A steady rise in oil prices is improving the economies of most energy producing states, but for some, fiscal resiliency has become weaker, according to Fitch Ratings.

“Economic growth and tax revenues tied to higher prices and production have risen,” according to analyst Marcy Block, who authored the Fitch report, released Thursday. “However, financial operations for many could remain tight as the fallout from successive one-time actions, including substantial reserve use, applied in recent budgets in response to the multi-year price and production downturn continue to challenge them.”

The oil bust that began in mid-2014 could also temper those states' expectations of a long-term turnaround in the industry, Block noted.

The U.S. oil industry's rise has lifted the economies of Alaska, Louisiana, New Mexico, North Dakota, Oklahoma and Texas, the report said.

Alaska, rated AA by Fitch, Texas, rated AAA, and North Dakota (not rated by Fitch) all increased their fiscal 2018 forecast for non-recurring revenue by over 20% from earlier expectations, while AA-rated Oklahoma’s improved by 16% and New Mexico's (not rated by Fitch) by 10%.

The oil bust brought Fitch downgrades to three states. Alaska dropped a notch to AA from AA-plus, Louisiana fell to AA-minus from AA, and Oklahoma sank to AA from AA-plus.

A more modest 3% revenue revision for Louisiana points to the current recovery primarily taking place in U.S. shale formations rather than along the state’s principal Outer Continental Shelf or its conventional oil fields, Block said. Louisiana still enjoys benefits from hydraulic fracturing (fracking) operations in the Haynesville Shale play.

“The recovery provides significant benefits to the state, as increased production flows through its 18 oil refineries that account for nearly one-fifth of the nation’s refining capacity and delivers product to its extensive deep-water port system that supports the U.S. role as a net exporter of refined petroleum products,” Block said. “The shale by-product of inexpensive natural gas has also been a boon to the state’s extensive petrochemical manufacturing industry.”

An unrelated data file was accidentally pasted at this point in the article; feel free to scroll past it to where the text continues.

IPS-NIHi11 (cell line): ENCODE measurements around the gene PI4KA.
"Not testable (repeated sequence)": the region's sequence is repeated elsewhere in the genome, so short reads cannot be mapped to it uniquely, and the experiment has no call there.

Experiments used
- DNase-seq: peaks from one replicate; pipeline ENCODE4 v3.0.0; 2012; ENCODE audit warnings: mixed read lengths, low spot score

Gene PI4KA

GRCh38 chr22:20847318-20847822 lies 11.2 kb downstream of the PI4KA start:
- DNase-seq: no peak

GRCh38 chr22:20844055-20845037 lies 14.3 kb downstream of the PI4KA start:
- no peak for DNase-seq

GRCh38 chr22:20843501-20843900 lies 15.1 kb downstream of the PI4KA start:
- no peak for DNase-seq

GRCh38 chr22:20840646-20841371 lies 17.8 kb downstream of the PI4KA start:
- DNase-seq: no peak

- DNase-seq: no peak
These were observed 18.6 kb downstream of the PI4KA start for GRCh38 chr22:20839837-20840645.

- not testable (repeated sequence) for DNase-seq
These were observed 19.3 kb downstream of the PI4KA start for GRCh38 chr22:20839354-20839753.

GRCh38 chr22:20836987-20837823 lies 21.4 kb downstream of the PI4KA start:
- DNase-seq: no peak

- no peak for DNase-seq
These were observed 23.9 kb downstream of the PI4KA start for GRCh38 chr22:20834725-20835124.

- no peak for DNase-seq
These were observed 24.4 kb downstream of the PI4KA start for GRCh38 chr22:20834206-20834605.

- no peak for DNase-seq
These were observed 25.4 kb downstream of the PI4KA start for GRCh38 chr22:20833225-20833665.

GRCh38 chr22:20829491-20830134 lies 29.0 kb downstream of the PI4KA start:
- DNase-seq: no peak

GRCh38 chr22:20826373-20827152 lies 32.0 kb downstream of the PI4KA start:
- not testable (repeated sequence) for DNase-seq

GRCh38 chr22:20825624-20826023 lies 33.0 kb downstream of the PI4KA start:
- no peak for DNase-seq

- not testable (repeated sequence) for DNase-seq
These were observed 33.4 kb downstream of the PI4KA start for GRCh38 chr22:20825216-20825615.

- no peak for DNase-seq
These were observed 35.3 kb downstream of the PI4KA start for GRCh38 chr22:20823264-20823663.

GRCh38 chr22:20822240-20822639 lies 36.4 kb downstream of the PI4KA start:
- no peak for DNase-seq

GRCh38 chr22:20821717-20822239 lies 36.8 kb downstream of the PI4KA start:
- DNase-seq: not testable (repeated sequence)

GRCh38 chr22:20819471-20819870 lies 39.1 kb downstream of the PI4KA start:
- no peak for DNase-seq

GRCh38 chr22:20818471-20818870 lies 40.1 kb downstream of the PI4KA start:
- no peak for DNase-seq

The U.S. has seen 38.5% growth in the natural industry’s gross domestic product since 2008, Fitch said.

The U.S. oil industry's production grew by 11% in 2017 on the expansion of shale companies' production after the 2014 price plunge that bottomed at $26.21 per barrel in February 2016.

An agreement between Russia and the Organization of Petroleum Exporting Countries to limit production and growing global demand have pushed oil prices up beginning in 2017 from $52.33 per barrel to $59.64 by year's end. The 2017 acceleration boosted US rig counts to 930 at the end of the year; up 36% from January 2017, but still far below the 1,904 rigs in service in September 2014.

Fitch and the U.S. Energy Information Administration forecast a 1 million barrel per day increase in U.S. production in 2018 from 2017. The EIA expects a 2018 average of 10.3 million barrels per day in production, rising to 10.8 million in 2019.

Growth regions identified by the EIA include the Permian region in Texas and New Mexico and in the Gulf of Mexico. Production in Alaska is expected to remain flat in both 2018 and 2019. Fitch's forecast for the West Texas Intermediate crude price is $50 per barrel for 2018 and $52.50 for 2019.

“The long-term forecast is a subdued $55 per barrel, reflecting the high level of market uncertainty and lower global production costs that are unlikely to result in a sustained period of materially higher prices,” Block said.

The Federal Reserve Bank of Kansas City’s fourth quarter 2017 regional energy survey cited improved indexes among energy firms for wages, employee hours worked, and business activity in Colorado, Kansas, Nebraska, Oklahoma, Wyoming, Northern New Mexico, and Western Missouri.

“Oklahoma has had considerable difficulty in closing a current year revenue shortfall that developed due to a litigation loss and it forecasts a fiscal 2019 budget gap arising from the shortfall, use of one-time funds in fiscal 2018, and increasing spending obligations,” Block said.

“Louisiana’s impending $1 billion-plus fiscal 2019 fiscal cliff reflects the falloff of temporary tax measures enacted to close a large fiscal 2016 budget gap partly attributable to the downturn,” she added. “Energy states with more diverse economies continue to fare better, such as Texas and Colorado. Yet, ongoing budget and revenue adjustments by energy states are expected to remain a feature of the budget landscape as markets remain turbulent and as many of these states seek to rebuild their reserves.”

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